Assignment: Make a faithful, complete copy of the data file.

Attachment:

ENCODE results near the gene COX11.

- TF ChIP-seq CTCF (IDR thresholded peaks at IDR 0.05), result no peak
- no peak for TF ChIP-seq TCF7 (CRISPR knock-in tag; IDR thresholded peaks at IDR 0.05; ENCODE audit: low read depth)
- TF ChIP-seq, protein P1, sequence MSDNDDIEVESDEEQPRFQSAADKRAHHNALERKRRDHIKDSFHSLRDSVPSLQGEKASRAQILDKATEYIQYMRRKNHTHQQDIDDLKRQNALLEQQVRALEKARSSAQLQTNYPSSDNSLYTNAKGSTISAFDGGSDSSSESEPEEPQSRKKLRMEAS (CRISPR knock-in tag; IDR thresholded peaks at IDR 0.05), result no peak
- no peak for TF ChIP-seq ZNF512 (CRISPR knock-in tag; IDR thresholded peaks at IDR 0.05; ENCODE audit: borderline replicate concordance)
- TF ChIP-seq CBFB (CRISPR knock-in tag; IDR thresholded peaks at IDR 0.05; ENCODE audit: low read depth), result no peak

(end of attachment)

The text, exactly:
ENCODE results near the gene COX11.

- TF ChIP-seq CTCF (IDR thresholded peaks at IDR 0.05), result no peak
- no peak for TF ChIP-seq TCF7 (CRISPR knock-in tag; IDR thresholded peaks at IDR 0.05; ENCODE audit: low read depth)
- TF ChIP-seq, protein P1, sequence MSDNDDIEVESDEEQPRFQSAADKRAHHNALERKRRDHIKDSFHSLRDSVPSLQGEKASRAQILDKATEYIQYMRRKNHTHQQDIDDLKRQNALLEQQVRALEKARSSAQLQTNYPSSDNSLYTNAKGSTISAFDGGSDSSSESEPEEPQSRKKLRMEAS (CRISPR knock-in tag; IDR thresholded peaks at IDR 0.05), result no peak
- no peak for TF ChIP-seq ZNF512 (CRISPR knock-in tag; IDR thresholded peaks at IDR 0.05; ENCODE audit: borderline replicate concordance)
- TF ChIP-seq CBFB (CRISPR knock-in tag; IDR thresholded peaks at IDR 0.05; ENCODE audit: low read depth), result no peak